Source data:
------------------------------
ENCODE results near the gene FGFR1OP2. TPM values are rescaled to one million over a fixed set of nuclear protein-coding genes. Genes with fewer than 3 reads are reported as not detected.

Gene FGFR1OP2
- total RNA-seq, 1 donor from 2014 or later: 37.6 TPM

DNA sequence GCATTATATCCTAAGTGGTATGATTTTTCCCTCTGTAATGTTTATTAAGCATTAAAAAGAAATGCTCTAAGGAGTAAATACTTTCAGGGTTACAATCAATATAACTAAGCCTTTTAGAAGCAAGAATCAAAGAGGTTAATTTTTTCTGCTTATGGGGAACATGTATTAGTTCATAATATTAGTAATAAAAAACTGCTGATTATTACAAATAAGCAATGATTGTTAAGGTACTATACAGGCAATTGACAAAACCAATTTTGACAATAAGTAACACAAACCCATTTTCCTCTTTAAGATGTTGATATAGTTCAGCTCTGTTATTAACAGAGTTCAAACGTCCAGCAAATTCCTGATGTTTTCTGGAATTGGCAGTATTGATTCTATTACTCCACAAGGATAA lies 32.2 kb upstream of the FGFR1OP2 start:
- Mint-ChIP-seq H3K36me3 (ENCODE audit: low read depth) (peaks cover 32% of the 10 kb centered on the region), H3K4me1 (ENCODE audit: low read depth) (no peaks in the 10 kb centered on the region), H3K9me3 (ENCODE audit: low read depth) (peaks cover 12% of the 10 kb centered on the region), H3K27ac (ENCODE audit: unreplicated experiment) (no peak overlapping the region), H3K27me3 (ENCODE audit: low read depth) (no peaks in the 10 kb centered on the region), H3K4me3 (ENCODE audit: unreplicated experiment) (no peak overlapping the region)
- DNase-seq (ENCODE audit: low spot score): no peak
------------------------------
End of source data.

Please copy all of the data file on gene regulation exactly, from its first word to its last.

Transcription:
ENCODE results near the gene FGFR1OP2. TPM values are rescaled to one million over a fixed set of nuclear protein-coding genes. Genes with fewer than 3 reads are reported as not detected.

Gene FGFR1OP2
- total RNA-seq, 1 donor from 2014 or later: 37.6 TPM

DNA sequence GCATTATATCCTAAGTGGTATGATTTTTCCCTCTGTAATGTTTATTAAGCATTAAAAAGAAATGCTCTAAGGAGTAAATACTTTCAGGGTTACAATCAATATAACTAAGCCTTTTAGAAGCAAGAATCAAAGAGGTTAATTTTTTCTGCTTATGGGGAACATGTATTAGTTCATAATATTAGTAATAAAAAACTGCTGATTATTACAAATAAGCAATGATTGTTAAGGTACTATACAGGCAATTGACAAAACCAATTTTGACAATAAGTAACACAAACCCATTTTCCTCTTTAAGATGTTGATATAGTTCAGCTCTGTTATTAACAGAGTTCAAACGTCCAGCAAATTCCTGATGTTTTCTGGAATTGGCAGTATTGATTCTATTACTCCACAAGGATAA lies 32.2 kb upstream of the FGFR1OP2 start:
- Mint-ChIP-seq H3K36me3 (ENCODE audit: low read depth) (peaks cover 32% of the 10 kb centered on the region), H3K4me1 (ENCODE audit: low read depth) (no peaks in the 10 kb centered on the region), H3K9me3 (ENCODE audit: low read depth) (peaks cover 12% of the 10 kb centered on the region), H3K27ac (ENCODE audit: unreplicated experiment) (no peak overlapping the region), H3K27me3 (ENCODE audit: low read depth) (no peaks in the 10 kb centered on the region), H3K4me3 (ENCODE audit: unreplicated experiment) (no peak overlapping the region)
- DNase-seq (ENCODE audit: low spot score): no peak